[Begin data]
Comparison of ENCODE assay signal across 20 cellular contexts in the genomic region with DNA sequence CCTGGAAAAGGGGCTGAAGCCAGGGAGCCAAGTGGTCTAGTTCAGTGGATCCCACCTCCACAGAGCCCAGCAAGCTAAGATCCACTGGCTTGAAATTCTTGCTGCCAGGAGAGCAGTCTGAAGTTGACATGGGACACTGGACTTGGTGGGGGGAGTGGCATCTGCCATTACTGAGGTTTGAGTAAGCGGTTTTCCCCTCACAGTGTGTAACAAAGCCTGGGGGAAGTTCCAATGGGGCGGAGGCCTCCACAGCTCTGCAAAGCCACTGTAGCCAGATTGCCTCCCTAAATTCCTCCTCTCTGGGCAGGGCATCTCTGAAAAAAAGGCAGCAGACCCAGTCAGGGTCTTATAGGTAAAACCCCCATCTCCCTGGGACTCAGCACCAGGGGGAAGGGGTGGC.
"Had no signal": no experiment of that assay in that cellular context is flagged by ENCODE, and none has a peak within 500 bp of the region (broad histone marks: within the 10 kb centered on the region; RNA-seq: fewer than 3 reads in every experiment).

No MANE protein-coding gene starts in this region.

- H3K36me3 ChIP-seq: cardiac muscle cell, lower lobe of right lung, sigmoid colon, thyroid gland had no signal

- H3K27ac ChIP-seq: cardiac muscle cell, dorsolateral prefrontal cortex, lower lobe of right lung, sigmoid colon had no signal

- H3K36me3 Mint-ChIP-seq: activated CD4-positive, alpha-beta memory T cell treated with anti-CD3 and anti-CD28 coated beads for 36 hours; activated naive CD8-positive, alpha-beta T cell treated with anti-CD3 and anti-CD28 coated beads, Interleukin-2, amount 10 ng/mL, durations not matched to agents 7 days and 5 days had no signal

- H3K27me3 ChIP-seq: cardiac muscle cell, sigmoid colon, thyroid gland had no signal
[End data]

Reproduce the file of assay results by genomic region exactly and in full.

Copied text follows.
Comparison of ENCODE assay signal across 20 cellular contexts in the genomic region with DNA sequence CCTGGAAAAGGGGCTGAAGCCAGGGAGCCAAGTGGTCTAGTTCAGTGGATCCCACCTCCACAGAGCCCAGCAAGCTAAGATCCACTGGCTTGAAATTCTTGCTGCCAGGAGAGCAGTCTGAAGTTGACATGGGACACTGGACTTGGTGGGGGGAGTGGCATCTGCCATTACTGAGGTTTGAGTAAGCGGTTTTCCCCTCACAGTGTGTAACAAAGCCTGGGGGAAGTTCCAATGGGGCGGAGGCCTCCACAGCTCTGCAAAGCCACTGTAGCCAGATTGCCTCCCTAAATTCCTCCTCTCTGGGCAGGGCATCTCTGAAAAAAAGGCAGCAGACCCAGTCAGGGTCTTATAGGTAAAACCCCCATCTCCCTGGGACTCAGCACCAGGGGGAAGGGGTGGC.
"Had no signal": no experiment of that assay in that cellular context is flagged by ENCODE, and none has a peak within 500 bp of the region (broad histone marks: within the 10 kb centered on the region; RNA-seq: fewer than 3 reads in every experiment).

No MANE protein-coding gene starts in this region.

- H3K36me3 ChIP-seq: cardiac muscle cell, lower lobe of right lung, sigmoid colon, thyroid gland had no signal

- H3K27ac ChIP-seq: cardiac muscle cell, dorsolateral prefrontal cortex, lower lobe of right lung, sigmoid colon had no signal

- H3K36me3 Mint-ChIP-seq: activated CD4-positive, alpha-beta memory T cell treated with anti-CD3 and anti-CD28 coated beads for 36 hours; activated naive CD8-positive, alpha-beta T cell treated with anti-CD3 and anti-CD28 coated beads, Interleukin-2, amount 10 ng/mL, durations not matched to agents 7 days and 5 days had no signal

- H3K27me3 ChIP-seq: cardiac muscle cell, sigmoid colon, thyroid gland had no signal